Court: IURC erred in approving Duke fee hike

(WISH Photo, file)
(WISH Photo, file)

INDIANAPOLIS (AP) — The Indiana Court of Appeals ruled Monday that state utility regulators wrongly approved $61 million in ratepayer fees for the Edwardsport coal gasification plant.

Duke Energy is seeking the money to cover construction costs for the plant. But Appeals Court Judge James Kirsch wrote in Monday’s opinion that members of the Indiana Utility Regulatory Commission should have better analyzed arguments from Duke Energy and plant opponents before approving the fee increase.

The commissioners mostly repeated the testimony of Duke’s key witness, Kirsch wrote, adding that he agreed with plant opponents that the commission’s analysis was “insufficient” to support the $61 million transfer to ratepayers.

Duke officials have said a three-month delay led to increased project costs. But opponents, led by the Citizens Action Coalition, have argued that regulators have been “rubber-stamping” fees and a rate hike sought by Charlotte, North Carolina-based Duke.

Kerwin Olson, executive director of Citizens Action Coalition of Indiana, called the ruling a temporary win for opponents of the plant.

“It kicks it back to the commission saying, ‘Do your job,'” Olson said.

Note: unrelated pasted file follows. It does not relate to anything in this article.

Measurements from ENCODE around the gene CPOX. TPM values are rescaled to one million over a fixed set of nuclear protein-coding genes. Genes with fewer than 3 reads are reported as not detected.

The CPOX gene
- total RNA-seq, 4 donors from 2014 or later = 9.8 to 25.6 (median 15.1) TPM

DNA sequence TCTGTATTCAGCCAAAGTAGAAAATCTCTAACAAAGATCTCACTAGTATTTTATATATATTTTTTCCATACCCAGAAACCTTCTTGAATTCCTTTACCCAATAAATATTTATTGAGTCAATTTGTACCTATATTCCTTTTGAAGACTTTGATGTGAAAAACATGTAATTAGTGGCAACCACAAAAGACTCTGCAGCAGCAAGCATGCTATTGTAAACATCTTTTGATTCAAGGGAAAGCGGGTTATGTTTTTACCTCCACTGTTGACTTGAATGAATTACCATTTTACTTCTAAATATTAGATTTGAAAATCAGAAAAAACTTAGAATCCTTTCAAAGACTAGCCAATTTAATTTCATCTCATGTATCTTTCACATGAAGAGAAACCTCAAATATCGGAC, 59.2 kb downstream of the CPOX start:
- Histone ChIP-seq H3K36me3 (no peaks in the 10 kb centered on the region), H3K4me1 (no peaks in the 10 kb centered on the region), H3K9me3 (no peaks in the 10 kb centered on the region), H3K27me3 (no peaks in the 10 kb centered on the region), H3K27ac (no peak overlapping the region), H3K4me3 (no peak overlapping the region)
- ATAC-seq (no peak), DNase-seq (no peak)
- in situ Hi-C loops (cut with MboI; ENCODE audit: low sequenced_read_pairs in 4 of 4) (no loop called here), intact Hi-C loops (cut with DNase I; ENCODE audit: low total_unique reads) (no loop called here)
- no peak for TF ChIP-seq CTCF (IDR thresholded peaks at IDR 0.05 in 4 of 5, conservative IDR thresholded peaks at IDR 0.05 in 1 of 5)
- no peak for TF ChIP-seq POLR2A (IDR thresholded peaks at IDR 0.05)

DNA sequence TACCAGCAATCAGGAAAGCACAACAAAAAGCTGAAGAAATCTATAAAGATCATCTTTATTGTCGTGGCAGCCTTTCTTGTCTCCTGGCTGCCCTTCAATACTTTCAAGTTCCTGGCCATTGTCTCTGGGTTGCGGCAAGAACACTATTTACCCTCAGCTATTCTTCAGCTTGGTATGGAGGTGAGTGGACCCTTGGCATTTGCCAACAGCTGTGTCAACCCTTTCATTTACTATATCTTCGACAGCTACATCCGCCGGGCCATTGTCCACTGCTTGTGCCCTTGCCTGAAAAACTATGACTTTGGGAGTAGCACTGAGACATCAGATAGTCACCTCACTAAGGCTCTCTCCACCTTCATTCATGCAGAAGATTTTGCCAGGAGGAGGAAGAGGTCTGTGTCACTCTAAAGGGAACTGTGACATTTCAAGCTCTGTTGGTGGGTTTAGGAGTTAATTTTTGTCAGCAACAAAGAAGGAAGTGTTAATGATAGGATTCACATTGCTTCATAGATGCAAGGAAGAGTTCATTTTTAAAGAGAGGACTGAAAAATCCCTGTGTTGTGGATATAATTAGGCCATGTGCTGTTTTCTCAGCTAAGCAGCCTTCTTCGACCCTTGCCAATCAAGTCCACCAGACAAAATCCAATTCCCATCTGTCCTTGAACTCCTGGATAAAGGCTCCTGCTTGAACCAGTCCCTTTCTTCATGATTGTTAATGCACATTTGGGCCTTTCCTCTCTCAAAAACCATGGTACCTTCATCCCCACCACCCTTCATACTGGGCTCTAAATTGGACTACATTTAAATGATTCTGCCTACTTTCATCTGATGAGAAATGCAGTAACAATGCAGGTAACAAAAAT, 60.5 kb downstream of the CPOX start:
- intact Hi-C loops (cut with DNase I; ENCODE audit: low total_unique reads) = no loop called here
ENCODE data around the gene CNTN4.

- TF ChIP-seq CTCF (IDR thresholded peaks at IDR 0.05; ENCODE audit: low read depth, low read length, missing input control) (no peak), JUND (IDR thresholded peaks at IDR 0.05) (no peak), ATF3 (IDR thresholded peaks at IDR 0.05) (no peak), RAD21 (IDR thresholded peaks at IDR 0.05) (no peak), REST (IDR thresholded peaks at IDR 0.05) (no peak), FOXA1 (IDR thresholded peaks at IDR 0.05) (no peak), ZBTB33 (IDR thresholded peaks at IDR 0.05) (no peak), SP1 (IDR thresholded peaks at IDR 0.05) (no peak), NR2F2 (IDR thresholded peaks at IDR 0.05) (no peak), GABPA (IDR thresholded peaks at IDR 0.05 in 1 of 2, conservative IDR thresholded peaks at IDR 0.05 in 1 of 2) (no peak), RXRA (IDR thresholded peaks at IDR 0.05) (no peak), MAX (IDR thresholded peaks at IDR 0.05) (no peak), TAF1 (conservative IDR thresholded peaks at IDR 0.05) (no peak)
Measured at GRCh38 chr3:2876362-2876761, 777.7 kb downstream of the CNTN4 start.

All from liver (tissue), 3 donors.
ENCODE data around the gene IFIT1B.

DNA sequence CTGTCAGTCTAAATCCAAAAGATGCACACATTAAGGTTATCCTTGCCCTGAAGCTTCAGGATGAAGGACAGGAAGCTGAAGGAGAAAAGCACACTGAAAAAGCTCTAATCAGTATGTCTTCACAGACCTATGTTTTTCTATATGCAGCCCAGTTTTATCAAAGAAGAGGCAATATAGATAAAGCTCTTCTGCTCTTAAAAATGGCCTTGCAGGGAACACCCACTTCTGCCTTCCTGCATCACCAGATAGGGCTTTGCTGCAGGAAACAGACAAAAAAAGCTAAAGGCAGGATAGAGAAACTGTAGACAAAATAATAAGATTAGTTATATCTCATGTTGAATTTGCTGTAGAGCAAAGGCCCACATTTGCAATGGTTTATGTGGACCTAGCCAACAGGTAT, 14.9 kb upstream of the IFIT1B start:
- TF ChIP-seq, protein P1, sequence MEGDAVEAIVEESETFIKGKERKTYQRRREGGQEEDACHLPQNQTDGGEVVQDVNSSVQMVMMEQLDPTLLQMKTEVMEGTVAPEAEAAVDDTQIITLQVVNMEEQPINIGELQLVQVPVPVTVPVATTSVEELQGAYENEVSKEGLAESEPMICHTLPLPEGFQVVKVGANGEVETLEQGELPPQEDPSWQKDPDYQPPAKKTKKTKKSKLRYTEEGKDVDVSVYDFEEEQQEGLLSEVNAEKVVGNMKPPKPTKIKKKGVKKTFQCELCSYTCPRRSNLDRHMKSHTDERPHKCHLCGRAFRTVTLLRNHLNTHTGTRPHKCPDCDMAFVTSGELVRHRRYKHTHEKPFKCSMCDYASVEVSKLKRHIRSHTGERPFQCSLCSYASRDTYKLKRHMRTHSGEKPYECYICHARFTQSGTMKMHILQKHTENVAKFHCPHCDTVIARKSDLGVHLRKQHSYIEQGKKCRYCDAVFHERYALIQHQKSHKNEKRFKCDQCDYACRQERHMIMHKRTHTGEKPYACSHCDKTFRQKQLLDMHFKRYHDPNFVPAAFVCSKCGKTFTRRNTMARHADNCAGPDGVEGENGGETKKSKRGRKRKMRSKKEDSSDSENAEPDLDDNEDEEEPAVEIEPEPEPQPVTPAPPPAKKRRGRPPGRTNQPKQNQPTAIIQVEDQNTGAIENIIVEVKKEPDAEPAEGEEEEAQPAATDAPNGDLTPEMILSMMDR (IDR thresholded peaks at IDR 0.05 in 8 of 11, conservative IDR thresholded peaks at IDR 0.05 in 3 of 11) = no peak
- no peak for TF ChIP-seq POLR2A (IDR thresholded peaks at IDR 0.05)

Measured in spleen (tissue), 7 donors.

A commission spokeswoman declined comment, saying it was reconsidering the case.

Duke spokeswoman Angeline Protogere noted the court did not overturn the commission’s decision and only returned it to the agency for reconsideration.

“Importantly, it does not affect a previous decision by the court that upheld a settlement agreement with key consumer groups that shares the costs of the plant between shareholders and customers,” Protogere said.

The case is one of many surrounding the Edwardsport plant. The $3.5 billion plant — which converts coal to synthetic natural gas — has been plagued by cost overruns and intensive legal fighting.

The commission previously limited the amount Duke could charge ratepayers to $2.6 billion, requiring the company to pay for $900 million in cost overruns itself.

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